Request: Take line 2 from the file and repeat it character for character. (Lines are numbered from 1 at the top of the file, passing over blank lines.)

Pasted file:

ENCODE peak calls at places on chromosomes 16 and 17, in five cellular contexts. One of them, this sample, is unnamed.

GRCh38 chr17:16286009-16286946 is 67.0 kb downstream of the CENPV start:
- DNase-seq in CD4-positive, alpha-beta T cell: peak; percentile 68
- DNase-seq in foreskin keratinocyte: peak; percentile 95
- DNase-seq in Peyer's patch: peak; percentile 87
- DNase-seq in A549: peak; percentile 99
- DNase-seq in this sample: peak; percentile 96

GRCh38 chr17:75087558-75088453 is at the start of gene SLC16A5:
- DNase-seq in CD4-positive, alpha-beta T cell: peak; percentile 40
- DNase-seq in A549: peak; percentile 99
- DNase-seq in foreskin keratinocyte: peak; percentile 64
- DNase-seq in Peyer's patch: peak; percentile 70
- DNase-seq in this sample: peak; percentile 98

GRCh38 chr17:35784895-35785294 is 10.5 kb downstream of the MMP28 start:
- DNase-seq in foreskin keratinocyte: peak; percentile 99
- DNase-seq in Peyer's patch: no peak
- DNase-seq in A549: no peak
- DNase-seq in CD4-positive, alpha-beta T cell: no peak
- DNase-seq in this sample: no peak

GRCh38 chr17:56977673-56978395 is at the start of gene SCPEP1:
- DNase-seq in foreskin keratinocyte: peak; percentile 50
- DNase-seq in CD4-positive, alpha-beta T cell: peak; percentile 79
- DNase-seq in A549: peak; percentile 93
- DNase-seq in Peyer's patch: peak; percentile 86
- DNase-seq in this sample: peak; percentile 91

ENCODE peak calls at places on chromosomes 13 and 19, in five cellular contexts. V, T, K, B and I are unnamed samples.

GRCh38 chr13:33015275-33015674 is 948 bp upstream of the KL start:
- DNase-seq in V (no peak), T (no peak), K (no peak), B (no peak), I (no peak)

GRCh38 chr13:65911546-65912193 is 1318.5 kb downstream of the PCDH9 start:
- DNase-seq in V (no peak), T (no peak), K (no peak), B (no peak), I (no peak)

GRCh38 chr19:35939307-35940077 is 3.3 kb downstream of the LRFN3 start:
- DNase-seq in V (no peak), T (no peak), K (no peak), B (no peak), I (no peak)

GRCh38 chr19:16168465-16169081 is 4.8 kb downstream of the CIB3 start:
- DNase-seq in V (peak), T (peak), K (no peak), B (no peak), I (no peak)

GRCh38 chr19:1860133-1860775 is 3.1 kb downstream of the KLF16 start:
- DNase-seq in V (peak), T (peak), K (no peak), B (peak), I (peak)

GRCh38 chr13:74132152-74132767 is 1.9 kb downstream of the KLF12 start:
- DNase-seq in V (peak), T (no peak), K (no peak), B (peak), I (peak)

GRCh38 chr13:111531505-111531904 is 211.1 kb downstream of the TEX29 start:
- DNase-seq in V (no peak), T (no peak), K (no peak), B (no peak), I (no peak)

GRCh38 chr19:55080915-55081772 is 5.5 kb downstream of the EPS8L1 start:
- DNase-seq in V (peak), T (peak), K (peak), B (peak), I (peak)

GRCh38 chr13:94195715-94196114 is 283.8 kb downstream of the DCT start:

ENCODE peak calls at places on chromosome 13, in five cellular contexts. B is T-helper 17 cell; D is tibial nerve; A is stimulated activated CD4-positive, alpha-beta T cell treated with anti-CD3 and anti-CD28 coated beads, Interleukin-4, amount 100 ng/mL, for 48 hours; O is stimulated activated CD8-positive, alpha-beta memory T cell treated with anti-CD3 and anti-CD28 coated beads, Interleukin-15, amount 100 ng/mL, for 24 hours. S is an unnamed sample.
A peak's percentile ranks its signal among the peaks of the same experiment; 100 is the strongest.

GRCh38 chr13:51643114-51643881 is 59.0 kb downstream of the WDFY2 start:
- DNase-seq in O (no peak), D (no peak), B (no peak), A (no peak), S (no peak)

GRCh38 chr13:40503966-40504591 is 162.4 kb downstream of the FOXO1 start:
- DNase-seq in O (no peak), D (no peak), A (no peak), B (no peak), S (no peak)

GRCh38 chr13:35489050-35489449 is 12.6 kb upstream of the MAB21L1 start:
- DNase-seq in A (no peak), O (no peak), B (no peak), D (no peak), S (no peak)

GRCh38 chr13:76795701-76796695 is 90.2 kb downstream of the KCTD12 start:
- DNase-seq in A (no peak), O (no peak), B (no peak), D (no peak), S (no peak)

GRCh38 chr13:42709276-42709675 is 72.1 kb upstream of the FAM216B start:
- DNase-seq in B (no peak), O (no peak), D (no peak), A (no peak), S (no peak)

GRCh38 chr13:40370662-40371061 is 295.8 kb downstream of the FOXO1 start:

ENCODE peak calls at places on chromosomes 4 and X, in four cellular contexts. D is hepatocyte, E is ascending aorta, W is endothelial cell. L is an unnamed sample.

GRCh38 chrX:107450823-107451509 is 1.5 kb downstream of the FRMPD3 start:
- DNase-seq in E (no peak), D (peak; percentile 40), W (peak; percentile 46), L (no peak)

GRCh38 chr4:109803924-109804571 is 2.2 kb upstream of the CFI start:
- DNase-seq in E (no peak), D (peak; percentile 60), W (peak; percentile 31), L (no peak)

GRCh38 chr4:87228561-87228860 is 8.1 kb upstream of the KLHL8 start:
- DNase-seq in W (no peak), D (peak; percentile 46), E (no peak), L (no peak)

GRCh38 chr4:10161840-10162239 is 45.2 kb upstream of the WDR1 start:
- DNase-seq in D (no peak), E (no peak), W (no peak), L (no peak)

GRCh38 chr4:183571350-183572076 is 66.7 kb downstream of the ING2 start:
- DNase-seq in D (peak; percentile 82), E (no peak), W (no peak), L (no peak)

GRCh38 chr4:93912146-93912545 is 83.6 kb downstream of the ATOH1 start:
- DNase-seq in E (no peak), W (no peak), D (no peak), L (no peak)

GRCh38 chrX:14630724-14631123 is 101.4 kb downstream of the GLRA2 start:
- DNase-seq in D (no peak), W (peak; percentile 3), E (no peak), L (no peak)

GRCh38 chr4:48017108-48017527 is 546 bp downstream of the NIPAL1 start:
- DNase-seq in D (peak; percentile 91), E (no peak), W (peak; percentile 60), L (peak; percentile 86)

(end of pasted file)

GRCh38 chr17:16286009-16286946 is 67.0 kb downstream of the CENPV start: